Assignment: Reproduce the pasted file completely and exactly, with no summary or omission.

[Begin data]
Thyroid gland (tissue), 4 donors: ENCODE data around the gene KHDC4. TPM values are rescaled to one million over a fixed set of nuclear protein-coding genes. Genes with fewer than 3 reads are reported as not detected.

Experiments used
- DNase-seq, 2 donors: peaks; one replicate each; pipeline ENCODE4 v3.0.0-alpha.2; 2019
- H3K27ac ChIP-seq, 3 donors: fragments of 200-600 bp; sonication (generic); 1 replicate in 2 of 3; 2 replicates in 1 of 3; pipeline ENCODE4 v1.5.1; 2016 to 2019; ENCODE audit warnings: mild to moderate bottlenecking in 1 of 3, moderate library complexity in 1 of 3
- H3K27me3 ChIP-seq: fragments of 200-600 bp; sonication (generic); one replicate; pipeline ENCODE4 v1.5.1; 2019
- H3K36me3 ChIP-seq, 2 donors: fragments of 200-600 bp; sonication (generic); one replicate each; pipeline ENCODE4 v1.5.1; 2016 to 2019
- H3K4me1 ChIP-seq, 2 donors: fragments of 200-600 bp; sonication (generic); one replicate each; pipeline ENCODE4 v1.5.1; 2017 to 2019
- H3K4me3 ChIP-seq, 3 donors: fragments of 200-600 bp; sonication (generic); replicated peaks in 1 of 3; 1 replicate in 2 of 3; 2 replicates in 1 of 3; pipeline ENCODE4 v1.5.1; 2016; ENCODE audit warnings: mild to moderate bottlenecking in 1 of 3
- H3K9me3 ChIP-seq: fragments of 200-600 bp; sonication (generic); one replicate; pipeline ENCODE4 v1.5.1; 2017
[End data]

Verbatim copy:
Thyroid gland (tissue), 4 donors: ENCODE data around the gene KHDC4. TPM values are rescaled to one million over a fixed set of nuclear protein-coding genes. Genes with fewer than 3 reads are reported as not detected.

Experiments used
- DNase-seq, 2 donors: peaks; one replicate each; pipeline ENCODE4 v3.0.0-alpha.2; 2019
- H3K27ac ChIP-seq, 3 donors: fragments of 200-600 bp; sonication (generic); 1 replicate in 2 of 3; 2 replicates in 1 of 3; pipeline ENCODE4 v1.5.1; 2016 to 2019; ENCODE audit warnings: mild to moderate bottlenecking in 1 of 3, moderate library complexity in 1 of 3
- H3K27me3 ChIP-seq: fragments of 200-600 bp; sonication (generic); one replicate; pipeline ENCODE4 v1.5.1; 2019
- H3K36me3 ChIP-seq, 2 donors: fragments of 200-600 bp; sonication (generic); one replicate each; pipeline ENCODE4 v1.5.1; 2016 to 2019
- H3K4me1 ChIP-seq, 2 donors: fragments of 200-600 bp; sonication (generic); one replicate each; pipeline ENCODE4 v1.5.1; 2017 to 2019
- H3K4me3 ChIP-seq, 3 donors: fragments of 200-600 bp; sonication (generic); replicated peaks in 1 of 3; 1 replicate in 2 of 3; 2 replicates in 1 of 3; pipeline ENCODE4 v1.5.1; 2016; ENCODE audit warnings: mild to moderate bottlenecking in 1 of 3
- H3K9me3 ChIP-seq: fragments of 200-600 bp; sonication (generic); one replicate; pipeline ENCODE4 v1.5.1; 2017